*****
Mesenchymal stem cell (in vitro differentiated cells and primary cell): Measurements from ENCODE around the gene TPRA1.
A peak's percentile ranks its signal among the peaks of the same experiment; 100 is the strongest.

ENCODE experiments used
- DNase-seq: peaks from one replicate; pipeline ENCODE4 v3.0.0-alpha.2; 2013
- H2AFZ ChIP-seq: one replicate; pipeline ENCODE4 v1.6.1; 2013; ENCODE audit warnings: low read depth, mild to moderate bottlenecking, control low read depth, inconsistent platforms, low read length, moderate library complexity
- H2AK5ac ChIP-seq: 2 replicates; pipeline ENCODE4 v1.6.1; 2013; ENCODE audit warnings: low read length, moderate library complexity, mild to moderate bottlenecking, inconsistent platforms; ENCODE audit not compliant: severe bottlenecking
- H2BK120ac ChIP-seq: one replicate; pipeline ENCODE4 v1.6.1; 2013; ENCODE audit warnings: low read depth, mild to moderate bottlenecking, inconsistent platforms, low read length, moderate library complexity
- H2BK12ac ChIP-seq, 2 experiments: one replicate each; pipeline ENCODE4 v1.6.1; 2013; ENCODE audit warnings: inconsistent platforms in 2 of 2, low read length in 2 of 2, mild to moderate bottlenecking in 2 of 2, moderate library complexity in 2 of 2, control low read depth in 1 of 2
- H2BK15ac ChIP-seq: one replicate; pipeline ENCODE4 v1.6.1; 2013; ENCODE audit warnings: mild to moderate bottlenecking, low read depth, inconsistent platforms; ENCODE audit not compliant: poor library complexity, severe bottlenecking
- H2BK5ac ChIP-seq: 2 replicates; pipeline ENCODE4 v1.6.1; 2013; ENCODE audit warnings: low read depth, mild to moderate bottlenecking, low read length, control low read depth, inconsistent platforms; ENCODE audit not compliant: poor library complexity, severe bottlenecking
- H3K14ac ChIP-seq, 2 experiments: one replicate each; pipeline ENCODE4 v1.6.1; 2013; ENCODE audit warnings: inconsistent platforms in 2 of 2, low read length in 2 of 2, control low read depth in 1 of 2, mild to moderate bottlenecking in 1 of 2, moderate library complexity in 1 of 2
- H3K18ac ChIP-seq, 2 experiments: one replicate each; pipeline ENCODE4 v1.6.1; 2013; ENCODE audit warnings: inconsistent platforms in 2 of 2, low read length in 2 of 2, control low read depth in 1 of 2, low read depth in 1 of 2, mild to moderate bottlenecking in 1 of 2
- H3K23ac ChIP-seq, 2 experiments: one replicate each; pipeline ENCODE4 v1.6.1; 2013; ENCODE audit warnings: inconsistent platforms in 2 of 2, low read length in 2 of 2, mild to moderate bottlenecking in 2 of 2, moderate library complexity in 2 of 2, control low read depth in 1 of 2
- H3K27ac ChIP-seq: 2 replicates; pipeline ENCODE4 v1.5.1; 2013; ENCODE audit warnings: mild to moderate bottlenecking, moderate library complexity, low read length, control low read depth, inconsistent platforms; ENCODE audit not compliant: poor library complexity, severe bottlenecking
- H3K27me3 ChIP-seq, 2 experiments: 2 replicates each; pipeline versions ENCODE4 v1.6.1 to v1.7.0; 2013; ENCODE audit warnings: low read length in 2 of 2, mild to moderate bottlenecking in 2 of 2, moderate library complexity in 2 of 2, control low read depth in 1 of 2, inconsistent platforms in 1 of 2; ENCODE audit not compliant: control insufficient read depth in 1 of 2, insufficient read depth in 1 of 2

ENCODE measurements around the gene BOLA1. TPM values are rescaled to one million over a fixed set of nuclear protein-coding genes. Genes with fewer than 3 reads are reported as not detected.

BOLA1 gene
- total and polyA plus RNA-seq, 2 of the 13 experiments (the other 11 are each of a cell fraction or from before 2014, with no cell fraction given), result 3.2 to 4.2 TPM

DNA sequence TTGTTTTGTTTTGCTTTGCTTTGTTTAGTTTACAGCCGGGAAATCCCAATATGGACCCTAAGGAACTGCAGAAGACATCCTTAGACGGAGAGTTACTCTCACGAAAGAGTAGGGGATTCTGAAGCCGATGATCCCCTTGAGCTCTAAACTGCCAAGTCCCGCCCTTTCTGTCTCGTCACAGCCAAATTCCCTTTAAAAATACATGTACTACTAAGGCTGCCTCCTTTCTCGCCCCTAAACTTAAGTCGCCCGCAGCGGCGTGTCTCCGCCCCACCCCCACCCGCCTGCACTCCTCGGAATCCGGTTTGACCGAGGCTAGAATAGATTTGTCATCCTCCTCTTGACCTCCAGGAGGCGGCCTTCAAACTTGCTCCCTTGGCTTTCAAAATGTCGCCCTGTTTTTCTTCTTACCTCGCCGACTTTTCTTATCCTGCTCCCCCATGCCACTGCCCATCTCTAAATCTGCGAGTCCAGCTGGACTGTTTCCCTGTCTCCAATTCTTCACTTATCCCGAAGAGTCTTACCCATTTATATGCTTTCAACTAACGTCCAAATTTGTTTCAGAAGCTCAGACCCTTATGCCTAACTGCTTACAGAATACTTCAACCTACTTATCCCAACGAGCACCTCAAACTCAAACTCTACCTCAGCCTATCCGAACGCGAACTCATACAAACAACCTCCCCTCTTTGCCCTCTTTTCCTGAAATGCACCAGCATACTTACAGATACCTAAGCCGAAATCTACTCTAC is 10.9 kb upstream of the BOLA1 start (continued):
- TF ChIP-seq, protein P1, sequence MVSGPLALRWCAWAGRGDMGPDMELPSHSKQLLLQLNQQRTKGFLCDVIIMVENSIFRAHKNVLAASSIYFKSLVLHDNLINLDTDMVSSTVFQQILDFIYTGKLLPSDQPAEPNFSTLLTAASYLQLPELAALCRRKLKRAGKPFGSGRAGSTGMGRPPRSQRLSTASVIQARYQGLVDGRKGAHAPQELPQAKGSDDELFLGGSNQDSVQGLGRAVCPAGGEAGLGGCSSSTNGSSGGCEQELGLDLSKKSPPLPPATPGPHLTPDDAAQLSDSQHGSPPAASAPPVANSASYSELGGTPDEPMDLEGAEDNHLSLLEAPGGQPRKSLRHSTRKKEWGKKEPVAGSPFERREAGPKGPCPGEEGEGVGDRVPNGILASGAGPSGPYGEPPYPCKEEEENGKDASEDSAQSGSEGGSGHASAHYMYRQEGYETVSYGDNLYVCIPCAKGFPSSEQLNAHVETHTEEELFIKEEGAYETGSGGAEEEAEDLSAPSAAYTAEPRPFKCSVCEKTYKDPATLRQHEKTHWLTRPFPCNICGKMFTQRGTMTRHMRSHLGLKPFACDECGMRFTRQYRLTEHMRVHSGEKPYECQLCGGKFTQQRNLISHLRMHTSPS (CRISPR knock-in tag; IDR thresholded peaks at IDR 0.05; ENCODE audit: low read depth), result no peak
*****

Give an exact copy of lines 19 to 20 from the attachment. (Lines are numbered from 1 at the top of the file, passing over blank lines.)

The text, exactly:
DNA sequence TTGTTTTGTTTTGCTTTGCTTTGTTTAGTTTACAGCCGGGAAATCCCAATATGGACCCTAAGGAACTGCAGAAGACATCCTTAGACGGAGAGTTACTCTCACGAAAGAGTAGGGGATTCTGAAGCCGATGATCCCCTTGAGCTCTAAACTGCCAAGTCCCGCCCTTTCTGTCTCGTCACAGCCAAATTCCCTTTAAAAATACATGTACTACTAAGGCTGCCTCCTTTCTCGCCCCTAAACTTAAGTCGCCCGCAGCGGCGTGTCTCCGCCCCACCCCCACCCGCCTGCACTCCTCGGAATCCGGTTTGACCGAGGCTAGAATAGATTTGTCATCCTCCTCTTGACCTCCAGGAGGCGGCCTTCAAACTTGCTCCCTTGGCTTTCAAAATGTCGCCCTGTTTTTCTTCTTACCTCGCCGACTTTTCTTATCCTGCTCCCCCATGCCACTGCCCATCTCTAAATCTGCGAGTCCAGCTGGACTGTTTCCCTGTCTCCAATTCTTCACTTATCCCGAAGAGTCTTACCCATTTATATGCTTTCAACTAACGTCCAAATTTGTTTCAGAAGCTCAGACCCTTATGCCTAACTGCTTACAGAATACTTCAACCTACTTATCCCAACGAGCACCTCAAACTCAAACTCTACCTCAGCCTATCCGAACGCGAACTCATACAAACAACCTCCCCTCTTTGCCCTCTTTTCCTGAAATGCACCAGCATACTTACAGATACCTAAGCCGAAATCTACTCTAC is 10.9 kb upstream of the BOLA1 start (continued):
- TF ChIP-seq, protein P1, sequence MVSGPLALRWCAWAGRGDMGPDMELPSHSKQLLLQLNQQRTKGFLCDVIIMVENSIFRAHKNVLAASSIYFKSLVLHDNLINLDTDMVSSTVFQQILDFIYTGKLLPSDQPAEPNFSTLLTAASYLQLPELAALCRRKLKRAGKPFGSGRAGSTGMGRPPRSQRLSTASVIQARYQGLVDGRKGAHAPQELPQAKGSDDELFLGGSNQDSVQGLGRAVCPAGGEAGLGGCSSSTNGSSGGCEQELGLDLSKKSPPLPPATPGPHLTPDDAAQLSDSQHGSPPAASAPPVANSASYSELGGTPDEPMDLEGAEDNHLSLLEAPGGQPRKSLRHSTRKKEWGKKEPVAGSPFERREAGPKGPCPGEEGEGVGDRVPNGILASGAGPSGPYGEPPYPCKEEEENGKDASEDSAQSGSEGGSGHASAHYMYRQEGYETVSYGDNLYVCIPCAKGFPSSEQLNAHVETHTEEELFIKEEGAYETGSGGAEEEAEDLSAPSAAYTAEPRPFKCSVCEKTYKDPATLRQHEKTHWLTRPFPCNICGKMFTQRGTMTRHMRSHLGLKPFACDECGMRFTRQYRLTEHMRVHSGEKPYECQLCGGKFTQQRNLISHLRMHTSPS (CRISPR knock-in tag; IDR thresholded peaks at IDR 0.05; ENCODE audit: low read depth), result no peak